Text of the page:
Thursday, December 31, 2009

notes on digital reading

my lovely wife got me a kindle 2 for the holidays, and I thought that I might do what nearly every person who has purchased the thing has done and write about it on my blog (writing on the internet seems to be the primary hobby of kindle owners).
After a few days of using the thing, what really surprises me the most is how different it is from any other digital device. It's really impossible to do any kind of real comparison between an e-reader and an iphone or laptop or netbook or OLPC. For one, the Kindle is (as of yet) pretty much useless as a web device, due to the constraints of the software, connection, processor, and screen (in that order). it's not impossible that it might be usable to email or search with some OS improvements, but the lag in typing and the difficulty in browsing means that, at best, it is useful for reading a few mobile news sites and wikipedia (it actually works quite well as a wikibrowser.)
What is does do extremely well is show text on a screen. I'm going to go ahead and say right now that I prefer reading on the kindle to reading a paperback. I've never been a fan of portable books - I always struggle with hand cramps and sore necks. This object is the right size, weight, and look for reading. I actually went back to a book last night and was kind of annoyed. It's also fun to operate, has a good feel and good "cover" images (although the ability to customize would be nice).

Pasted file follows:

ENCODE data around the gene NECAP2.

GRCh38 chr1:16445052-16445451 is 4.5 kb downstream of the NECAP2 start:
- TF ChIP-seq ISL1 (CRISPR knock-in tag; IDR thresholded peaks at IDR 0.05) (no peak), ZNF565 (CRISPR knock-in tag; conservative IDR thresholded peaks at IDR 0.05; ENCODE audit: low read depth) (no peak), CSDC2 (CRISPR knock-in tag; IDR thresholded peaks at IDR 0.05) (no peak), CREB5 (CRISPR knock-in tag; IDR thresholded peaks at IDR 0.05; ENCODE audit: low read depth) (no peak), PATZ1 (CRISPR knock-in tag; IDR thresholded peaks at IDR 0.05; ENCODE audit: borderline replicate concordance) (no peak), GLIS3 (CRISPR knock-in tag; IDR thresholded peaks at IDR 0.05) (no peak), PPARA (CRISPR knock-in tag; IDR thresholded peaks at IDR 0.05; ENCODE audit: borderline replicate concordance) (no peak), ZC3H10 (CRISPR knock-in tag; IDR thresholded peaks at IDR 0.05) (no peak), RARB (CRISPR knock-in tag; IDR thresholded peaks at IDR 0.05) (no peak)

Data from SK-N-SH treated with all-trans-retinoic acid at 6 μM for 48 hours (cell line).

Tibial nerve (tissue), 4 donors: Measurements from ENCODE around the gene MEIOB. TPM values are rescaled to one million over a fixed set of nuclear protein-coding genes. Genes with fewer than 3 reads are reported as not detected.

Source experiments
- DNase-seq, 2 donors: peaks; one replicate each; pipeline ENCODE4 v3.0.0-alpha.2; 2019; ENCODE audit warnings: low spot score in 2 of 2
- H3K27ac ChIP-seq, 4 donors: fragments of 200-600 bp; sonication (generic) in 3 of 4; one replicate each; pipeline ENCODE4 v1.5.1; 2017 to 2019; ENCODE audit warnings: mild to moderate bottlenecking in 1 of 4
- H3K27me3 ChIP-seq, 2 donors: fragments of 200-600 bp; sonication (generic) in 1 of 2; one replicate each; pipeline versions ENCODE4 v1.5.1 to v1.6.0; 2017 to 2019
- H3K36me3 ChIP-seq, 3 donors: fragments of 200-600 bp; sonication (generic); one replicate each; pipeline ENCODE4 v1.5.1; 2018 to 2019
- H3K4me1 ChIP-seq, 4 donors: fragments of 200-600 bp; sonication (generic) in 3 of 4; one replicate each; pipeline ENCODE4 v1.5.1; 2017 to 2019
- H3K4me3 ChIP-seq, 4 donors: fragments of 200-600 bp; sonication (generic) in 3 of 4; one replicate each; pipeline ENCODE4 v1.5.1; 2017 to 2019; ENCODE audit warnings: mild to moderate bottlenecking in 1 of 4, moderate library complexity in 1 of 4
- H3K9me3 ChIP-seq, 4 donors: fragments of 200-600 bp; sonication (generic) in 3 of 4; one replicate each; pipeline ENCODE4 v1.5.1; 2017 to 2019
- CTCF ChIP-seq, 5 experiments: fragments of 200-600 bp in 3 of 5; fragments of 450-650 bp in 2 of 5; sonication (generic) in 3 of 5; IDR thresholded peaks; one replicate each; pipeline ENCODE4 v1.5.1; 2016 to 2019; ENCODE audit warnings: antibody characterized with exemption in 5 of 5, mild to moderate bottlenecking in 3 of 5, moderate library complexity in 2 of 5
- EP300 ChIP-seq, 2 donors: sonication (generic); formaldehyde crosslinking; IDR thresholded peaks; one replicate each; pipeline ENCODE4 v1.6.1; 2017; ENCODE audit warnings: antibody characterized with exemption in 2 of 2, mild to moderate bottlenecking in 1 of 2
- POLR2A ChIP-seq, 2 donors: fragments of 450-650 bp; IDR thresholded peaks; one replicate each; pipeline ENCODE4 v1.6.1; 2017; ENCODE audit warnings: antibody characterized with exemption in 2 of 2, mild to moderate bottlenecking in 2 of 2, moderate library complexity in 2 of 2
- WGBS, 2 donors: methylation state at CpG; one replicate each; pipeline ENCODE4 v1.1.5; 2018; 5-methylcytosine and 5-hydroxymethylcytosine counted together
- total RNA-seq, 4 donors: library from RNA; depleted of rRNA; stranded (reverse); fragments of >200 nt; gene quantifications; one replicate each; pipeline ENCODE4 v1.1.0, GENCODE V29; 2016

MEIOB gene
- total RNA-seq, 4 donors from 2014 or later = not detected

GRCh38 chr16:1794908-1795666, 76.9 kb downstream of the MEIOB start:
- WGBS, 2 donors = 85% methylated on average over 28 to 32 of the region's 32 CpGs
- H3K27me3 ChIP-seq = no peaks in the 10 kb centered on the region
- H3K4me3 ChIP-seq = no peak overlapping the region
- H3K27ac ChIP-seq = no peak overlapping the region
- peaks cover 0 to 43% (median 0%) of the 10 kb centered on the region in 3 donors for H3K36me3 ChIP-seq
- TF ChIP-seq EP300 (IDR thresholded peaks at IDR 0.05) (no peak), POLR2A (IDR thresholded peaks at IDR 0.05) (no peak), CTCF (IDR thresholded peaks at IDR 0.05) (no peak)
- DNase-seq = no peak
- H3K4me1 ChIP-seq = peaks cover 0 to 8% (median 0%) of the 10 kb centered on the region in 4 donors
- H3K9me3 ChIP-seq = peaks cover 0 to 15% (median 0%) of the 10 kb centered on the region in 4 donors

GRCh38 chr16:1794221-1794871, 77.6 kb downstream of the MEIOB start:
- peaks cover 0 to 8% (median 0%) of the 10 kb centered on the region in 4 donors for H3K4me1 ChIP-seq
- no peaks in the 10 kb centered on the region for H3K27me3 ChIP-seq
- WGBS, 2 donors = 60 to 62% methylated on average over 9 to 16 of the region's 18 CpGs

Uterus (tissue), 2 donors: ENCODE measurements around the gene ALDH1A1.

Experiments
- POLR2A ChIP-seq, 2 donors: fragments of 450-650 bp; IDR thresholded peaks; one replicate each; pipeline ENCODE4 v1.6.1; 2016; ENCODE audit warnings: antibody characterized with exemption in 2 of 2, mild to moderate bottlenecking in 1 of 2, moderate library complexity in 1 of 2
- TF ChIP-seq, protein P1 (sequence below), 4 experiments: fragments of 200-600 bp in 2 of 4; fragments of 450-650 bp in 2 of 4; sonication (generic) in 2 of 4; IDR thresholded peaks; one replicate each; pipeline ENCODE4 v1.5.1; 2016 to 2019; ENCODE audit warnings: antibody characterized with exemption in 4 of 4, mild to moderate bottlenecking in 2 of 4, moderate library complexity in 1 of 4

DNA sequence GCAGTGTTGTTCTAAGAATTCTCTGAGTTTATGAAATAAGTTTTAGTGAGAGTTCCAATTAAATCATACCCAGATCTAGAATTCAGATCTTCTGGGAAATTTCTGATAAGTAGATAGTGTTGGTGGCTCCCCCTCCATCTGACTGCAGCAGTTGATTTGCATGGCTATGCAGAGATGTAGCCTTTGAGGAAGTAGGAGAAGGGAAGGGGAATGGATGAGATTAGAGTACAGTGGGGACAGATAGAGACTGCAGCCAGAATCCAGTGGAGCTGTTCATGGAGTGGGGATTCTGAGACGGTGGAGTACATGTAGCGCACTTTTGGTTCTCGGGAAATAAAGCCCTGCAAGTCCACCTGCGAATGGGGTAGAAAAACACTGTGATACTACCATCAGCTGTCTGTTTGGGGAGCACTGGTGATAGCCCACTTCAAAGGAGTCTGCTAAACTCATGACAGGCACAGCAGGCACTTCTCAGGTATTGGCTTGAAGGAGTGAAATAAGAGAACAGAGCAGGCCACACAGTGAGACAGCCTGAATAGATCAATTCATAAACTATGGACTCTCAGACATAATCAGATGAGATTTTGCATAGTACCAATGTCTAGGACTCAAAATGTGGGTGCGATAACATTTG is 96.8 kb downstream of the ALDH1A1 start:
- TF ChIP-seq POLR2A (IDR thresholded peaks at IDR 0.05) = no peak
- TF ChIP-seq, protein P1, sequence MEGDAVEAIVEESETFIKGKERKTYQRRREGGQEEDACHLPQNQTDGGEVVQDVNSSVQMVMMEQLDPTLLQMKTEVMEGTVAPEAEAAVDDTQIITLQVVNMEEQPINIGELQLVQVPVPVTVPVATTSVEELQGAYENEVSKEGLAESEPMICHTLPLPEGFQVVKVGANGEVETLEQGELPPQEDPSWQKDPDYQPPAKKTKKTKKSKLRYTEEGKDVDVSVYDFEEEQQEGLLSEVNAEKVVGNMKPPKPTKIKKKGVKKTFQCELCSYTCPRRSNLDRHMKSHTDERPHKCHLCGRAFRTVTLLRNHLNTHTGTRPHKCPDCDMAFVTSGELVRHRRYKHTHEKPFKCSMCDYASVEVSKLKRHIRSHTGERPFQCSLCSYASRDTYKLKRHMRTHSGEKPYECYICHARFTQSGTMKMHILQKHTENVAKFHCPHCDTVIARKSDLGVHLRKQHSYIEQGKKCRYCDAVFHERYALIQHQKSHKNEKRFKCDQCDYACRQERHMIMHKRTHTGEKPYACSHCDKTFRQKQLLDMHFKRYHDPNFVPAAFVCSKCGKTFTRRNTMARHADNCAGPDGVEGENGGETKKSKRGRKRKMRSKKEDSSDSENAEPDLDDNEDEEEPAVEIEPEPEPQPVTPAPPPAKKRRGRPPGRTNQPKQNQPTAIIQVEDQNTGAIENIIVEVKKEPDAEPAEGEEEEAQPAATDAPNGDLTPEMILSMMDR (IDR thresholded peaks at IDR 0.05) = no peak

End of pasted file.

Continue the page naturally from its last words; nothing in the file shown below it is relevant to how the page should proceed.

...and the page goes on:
The end result of all of this is that this might be the first digital device I've met that will actually end up slowing and concentrating my life rather than speeding and scattering. It's fun to use so I'll probably spend more time as a result reading novels, long-form magazine articles. Multi-tabbed browsing, skipping to minute 3 of a youtube video, quickfire rss feeding - this all now seems a little less important, and a little less fun.
It's interesting that by changing the priorities and limitations of a device, one's life can be subtly changed.

Tuesday, December 01, 2009